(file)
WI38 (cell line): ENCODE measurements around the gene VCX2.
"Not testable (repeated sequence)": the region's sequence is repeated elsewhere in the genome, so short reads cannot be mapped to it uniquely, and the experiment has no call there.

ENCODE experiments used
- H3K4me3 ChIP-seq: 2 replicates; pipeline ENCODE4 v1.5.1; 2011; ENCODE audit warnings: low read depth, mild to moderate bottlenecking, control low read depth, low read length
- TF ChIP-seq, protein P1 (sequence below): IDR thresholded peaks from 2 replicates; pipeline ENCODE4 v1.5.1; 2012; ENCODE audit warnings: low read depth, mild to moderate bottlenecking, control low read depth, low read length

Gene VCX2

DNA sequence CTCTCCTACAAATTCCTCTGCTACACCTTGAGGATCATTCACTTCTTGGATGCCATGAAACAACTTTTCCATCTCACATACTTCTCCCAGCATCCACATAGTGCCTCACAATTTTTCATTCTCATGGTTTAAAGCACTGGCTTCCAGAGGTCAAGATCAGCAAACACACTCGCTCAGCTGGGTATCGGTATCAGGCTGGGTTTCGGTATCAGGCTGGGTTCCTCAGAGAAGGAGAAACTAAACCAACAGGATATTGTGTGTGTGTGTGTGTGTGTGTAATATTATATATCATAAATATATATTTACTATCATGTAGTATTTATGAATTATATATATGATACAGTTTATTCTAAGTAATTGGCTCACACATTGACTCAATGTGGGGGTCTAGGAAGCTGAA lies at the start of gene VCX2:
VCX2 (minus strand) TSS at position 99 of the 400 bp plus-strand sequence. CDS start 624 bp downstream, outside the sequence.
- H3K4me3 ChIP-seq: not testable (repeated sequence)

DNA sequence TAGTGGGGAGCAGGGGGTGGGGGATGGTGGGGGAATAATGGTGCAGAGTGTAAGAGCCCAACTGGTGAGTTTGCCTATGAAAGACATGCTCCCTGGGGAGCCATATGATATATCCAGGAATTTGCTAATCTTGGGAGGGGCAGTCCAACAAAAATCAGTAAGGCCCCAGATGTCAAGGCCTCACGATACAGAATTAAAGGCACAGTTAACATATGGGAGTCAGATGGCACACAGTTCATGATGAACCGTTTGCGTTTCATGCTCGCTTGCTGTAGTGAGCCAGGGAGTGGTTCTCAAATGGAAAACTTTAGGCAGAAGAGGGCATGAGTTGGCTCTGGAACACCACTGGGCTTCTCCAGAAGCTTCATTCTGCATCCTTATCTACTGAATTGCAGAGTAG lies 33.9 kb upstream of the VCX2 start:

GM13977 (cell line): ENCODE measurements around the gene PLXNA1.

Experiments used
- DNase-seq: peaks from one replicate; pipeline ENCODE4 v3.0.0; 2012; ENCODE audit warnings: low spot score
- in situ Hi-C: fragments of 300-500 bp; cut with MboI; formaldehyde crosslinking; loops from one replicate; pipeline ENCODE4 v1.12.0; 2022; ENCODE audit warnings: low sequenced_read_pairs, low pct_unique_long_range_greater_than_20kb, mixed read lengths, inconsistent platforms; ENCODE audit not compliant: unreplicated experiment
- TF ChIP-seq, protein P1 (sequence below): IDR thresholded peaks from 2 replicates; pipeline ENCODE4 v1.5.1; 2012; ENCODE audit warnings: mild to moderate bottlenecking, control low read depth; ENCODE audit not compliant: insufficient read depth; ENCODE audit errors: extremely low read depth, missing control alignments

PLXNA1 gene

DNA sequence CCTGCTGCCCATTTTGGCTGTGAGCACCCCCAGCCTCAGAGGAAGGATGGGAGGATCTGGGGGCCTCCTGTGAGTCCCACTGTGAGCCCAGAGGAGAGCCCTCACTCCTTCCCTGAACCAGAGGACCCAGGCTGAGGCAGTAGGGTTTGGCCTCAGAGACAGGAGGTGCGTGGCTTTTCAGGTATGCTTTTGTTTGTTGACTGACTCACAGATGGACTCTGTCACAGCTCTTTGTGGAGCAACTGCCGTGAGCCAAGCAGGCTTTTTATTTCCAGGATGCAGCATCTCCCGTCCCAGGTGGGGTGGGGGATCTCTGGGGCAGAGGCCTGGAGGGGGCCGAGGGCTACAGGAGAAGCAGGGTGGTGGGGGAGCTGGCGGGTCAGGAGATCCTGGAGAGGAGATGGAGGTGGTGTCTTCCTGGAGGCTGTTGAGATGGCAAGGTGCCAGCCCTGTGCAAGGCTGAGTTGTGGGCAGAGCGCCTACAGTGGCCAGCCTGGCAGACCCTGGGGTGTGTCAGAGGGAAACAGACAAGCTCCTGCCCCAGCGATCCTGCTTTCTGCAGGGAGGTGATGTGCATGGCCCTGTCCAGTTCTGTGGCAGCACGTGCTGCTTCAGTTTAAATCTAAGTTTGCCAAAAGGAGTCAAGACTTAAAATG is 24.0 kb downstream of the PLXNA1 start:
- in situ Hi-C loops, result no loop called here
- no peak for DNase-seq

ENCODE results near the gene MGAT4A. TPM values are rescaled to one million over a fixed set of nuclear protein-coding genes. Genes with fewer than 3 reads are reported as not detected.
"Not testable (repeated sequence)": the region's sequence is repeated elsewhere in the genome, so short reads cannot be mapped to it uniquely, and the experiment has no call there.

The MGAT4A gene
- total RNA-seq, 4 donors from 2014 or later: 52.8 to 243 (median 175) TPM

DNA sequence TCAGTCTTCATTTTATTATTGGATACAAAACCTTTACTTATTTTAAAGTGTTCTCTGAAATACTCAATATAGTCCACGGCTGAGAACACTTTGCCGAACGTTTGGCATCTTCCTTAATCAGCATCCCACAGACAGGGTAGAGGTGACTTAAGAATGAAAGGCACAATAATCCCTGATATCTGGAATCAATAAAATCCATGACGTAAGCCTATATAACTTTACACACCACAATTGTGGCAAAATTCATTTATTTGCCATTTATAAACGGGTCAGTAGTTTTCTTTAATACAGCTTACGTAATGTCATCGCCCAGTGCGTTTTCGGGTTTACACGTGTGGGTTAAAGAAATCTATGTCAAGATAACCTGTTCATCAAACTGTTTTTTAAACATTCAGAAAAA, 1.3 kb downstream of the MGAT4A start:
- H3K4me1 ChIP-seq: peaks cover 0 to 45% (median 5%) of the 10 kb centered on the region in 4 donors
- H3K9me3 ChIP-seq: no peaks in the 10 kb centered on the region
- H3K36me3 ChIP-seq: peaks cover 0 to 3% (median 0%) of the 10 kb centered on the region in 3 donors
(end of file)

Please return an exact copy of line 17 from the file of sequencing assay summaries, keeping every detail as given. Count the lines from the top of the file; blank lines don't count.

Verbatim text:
DNA sequence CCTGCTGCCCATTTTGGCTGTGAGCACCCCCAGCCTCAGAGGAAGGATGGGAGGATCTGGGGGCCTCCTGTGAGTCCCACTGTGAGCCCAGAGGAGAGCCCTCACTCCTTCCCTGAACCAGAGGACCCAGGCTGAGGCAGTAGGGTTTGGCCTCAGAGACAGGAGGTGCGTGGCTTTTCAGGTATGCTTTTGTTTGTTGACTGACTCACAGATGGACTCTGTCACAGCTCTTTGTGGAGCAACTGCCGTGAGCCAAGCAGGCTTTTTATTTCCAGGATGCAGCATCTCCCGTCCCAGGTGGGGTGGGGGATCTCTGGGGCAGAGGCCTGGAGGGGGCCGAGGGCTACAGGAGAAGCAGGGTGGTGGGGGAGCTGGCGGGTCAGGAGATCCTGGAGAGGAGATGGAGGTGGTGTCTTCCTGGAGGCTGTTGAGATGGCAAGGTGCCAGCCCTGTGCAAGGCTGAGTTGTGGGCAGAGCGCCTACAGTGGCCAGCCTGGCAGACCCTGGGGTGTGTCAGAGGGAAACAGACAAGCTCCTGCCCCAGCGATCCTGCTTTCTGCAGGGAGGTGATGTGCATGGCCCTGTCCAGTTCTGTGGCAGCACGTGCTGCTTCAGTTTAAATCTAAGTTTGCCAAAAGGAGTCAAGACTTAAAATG is 24.0 kb downstream of the PLXNA1 start: